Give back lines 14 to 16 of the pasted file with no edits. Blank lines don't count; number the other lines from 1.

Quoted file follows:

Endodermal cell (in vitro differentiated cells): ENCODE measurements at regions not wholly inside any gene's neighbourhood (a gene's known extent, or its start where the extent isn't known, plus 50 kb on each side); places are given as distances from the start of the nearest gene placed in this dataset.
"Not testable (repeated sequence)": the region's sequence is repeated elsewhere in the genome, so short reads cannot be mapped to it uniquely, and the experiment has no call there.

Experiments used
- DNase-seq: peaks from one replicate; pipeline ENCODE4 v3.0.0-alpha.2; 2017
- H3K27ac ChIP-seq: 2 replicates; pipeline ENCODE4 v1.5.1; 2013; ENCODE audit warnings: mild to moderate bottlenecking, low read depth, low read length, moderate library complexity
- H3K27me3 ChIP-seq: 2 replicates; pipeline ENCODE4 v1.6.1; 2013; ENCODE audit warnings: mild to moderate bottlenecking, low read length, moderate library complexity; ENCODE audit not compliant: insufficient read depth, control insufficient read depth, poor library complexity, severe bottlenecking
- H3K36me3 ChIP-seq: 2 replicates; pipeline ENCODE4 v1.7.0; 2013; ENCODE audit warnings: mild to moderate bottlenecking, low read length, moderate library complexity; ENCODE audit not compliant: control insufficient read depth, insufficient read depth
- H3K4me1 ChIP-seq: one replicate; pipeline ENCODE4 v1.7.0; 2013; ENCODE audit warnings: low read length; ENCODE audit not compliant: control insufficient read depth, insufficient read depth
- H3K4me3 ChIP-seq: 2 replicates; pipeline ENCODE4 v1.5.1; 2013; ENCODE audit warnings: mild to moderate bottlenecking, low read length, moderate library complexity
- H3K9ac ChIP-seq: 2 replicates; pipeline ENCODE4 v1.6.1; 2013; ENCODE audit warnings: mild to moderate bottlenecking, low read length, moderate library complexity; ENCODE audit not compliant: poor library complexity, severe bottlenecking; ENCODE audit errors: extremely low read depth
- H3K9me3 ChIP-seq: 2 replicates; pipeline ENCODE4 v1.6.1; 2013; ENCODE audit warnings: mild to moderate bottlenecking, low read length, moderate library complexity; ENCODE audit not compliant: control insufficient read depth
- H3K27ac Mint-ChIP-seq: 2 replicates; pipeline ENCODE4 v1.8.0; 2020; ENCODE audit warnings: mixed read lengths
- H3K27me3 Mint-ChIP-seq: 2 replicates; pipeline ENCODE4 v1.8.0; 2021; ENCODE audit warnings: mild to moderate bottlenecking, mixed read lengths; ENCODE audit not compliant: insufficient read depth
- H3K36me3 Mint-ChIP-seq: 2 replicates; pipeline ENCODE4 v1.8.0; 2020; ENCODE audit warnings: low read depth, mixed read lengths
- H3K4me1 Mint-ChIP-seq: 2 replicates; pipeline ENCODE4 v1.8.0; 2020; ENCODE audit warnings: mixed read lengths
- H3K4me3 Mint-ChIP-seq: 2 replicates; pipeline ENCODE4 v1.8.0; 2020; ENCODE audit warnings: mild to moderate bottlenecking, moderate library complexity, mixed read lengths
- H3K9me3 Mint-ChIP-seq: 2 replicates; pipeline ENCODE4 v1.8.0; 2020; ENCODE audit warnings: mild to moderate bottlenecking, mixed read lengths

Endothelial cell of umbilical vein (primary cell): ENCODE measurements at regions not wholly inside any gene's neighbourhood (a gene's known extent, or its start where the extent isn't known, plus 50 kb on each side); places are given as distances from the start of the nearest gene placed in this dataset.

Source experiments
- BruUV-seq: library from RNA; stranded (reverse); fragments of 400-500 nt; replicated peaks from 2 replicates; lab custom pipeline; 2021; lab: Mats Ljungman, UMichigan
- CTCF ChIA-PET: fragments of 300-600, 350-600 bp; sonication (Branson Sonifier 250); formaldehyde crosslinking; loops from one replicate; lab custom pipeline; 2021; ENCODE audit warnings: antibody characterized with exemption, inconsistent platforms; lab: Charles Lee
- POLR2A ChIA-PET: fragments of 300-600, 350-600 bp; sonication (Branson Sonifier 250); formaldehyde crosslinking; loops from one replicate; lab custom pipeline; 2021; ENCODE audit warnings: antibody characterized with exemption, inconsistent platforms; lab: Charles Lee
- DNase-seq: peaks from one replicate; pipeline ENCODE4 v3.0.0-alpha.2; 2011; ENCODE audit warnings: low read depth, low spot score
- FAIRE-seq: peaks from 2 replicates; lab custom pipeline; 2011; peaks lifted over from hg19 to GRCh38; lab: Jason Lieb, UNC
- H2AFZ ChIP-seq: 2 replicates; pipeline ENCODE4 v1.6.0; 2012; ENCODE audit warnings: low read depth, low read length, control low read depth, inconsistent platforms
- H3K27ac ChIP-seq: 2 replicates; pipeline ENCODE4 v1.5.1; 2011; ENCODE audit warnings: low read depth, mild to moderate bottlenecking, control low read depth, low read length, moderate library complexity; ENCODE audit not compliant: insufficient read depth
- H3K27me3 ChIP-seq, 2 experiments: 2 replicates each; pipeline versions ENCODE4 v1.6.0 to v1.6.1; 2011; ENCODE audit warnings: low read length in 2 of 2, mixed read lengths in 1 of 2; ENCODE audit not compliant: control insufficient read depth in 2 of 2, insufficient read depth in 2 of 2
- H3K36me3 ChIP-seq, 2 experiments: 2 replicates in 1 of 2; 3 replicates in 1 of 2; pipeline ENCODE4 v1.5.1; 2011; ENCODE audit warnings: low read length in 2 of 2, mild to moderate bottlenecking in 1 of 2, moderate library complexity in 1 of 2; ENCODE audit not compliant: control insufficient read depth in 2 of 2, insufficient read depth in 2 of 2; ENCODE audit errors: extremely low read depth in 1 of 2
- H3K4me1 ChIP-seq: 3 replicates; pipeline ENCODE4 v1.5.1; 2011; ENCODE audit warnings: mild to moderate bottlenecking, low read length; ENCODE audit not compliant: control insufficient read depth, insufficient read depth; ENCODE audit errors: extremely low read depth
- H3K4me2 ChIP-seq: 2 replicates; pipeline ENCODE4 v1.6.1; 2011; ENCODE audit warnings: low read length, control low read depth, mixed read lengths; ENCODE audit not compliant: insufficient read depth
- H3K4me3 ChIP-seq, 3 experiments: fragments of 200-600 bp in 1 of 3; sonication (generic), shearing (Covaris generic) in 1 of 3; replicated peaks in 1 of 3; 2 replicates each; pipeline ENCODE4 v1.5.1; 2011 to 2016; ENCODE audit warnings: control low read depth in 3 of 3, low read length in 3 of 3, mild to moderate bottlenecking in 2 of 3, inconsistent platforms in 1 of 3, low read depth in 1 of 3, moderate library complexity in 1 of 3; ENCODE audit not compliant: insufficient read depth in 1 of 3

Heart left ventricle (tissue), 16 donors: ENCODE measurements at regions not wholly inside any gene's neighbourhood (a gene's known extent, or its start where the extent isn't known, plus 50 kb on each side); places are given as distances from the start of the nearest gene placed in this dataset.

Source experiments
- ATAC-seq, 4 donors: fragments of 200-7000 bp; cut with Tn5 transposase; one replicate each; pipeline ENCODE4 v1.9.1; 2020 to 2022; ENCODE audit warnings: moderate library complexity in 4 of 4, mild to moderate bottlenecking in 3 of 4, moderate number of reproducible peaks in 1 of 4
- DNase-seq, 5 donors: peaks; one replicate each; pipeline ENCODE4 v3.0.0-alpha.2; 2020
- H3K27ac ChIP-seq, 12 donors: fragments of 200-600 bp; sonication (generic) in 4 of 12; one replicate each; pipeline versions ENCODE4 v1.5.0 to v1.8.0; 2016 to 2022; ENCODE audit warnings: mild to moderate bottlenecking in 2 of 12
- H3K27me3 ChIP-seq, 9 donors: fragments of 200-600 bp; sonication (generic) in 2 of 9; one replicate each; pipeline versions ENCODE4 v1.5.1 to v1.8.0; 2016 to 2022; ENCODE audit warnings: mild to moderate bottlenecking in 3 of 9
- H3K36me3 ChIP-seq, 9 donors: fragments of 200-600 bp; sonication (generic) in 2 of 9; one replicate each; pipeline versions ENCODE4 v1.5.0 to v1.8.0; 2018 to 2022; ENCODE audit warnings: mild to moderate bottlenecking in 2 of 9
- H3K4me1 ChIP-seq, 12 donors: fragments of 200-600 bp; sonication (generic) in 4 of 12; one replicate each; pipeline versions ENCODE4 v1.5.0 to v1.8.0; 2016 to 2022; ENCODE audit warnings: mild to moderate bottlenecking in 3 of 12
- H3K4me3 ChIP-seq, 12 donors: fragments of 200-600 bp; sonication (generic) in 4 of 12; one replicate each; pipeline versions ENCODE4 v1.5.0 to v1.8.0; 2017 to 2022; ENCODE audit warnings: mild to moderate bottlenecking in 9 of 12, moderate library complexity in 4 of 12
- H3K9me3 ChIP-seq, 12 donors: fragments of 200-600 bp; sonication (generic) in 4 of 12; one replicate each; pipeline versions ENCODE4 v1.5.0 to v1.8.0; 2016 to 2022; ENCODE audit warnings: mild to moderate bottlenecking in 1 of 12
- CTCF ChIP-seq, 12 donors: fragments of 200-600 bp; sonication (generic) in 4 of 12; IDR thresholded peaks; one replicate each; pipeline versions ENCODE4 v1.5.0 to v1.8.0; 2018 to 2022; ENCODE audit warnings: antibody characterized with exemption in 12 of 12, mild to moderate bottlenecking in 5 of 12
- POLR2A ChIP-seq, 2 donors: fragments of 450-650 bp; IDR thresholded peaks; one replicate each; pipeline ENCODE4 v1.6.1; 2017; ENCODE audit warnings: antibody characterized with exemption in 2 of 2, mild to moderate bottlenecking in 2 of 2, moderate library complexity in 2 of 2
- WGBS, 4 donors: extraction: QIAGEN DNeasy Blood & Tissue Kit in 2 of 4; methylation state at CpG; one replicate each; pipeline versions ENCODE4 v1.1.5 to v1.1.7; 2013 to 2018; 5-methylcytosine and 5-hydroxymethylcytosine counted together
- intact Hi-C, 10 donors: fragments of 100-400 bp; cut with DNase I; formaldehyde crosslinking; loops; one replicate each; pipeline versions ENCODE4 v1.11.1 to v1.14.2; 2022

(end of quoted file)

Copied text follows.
- H3K36me3 Mint-ChIP-seq: 2 replicates; pipeline ENCODE4 v1.8.0; 2020; ENCODE audit warnings: low read depth, mixed read lengths
- H3K4me1 Mint-ChIP-seq: 2 replicates; pipeline ENCODE4 v1.8.0; 2020; ENCODE audit warnings: mixed read lengths
- H3K4me3 Mint-ChIP-seq: 2 replicates; pipeline ENCODE4 v1.8.0; 2020; ENCODE audit warnings: mild to moderate bottlenecking, moderate library complexity, mixed read lengths